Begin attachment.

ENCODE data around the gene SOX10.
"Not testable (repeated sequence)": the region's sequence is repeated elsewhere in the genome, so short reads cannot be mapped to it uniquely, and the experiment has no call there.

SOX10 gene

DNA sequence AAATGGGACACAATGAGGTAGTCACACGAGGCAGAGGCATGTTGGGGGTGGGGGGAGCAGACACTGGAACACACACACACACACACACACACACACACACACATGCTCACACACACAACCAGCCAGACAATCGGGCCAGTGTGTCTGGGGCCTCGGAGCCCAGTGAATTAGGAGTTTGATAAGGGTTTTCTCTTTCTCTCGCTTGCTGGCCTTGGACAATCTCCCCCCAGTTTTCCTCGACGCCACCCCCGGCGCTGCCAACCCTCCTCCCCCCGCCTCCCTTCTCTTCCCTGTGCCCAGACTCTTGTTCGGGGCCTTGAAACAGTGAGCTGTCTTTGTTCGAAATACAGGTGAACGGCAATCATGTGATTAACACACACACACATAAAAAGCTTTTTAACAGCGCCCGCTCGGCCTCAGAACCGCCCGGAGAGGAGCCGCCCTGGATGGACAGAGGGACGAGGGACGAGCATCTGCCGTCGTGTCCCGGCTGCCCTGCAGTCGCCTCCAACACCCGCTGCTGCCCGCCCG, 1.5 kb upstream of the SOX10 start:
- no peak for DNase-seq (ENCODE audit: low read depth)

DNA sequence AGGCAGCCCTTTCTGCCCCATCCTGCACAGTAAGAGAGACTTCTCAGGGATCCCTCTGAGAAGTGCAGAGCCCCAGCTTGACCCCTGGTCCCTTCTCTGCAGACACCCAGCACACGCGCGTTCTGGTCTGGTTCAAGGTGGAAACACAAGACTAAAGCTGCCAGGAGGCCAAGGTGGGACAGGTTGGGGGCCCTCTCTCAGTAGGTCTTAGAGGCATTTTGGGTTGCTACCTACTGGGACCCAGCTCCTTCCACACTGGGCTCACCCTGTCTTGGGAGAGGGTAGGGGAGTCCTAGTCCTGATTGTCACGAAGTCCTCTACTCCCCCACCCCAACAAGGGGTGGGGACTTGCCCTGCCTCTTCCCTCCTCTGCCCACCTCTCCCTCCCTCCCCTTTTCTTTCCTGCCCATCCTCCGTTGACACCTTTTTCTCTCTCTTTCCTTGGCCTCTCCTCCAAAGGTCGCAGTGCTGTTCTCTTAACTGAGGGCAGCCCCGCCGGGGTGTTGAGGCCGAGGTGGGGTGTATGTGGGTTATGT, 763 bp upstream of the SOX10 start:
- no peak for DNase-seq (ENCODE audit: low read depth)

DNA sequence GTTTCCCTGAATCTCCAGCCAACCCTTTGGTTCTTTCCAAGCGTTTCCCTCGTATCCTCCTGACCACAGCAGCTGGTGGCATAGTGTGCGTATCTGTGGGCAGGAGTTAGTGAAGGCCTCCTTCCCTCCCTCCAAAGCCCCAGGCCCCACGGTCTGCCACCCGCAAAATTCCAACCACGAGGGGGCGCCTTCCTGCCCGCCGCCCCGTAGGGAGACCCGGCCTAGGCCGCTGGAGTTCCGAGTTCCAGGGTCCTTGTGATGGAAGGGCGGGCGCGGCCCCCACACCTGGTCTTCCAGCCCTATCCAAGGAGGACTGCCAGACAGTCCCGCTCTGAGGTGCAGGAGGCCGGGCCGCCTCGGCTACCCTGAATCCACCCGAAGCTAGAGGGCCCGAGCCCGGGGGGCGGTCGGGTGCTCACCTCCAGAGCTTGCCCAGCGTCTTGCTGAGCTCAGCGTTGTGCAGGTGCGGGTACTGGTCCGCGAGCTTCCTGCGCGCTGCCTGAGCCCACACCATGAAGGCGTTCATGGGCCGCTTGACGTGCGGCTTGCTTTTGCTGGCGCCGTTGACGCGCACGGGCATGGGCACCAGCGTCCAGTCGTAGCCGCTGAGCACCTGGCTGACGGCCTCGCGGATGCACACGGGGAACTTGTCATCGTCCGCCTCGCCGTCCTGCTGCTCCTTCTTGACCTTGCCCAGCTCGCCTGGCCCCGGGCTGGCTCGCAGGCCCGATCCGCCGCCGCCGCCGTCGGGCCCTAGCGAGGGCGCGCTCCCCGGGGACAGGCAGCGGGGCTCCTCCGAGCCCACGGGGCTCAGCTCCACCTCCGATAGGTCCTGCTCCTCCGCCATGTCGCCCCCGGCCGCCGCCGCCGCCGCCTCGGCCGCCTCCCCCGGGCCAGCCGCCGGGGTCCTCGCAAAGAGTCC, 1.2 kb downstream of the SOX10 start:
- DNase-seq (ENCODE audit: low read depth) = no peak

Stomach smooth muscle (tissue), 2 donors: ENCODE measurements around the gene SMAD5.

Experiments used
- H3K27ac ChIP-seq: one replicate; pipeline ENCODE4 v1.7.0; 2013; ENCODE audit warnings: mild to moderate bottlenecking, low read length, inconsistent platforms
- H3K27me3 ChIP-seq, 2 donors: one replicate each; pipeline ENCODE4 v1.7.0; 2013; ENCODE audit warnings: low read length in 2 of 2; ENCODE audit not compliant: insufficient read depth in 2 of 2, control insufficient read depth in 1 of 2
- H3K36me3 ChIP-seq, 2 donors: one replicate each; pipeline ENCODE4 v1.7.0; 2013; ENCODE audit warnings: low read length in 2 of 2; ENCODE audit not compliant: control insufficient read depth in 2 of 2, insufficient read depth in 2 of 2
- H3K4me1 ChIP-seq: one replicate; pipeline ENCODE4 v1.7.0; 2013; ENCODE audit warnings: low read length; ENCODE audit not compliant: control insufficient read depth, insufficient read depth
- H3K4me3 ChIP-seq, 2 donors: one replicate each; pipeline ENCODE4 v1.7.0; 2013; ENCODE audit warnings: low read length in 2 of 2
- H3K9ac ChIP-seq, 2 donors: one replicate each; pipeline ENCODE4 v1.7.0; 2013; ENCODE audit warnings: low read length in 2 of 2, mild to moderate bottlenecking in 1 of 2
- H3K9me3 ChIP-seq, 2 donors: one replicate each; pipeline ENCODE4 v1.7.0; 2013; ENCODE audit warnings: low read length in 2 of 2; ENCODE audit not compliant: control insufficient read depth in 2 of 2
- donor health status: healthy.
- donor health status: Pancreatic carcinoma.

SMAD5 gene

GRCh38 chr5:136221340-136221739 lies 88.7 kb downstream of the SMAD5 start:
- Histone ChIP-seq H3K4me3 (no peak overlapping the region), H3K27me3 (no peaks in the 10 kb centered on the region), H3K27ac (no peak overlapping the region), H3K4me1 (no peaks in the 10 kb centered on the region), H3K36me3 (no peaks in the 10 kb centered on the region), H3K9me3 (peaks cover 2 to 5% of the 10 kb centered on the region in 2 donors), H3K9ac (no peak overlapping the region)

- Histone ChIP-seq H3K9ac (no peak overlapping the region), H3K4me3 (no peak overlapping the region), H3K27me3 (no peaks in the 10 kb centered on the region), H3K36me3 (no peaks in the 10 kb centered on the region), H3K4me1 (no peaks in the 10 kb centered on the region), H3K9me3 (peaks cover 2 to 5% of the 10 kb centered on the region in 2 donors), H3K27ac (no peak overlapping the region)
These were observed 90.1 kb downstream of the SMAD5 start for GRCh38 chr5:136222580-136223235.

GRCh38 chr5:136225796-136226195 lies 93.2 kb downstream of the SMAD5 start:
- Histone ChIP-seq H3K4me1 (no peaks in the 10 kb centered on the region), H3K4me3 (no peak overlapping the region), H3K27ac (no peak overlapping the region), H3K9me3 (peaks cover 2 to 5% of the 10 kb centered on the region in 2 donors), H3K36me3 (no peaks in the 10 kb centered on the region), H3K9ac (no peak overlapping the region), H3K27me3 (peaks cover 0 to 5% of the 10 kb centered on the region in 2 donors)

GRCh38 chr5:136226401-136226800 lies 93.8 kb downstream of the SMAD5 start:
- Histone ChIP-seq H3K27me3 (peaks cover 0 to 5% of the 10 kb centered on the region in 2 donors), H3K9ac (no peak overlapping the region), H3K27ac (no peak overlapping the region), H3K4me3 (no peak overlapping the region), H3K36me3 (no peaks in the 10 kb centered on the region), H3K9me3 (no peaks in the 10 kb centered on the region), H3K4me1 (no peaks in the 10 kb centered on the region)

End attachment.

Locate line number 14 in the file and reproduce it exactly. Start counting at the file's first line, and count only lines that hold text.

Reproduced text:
- H3K36me3 ChIP-seq, 2 donors: one replicate each; pipeline ENCODE4 v1.7.0; 2013; ENCODE audit warnings: low read length in 2 of 2; ENCODE audit not compliant: control insufficient read depth in 2 of 2, insufficient read depth in 2 of 2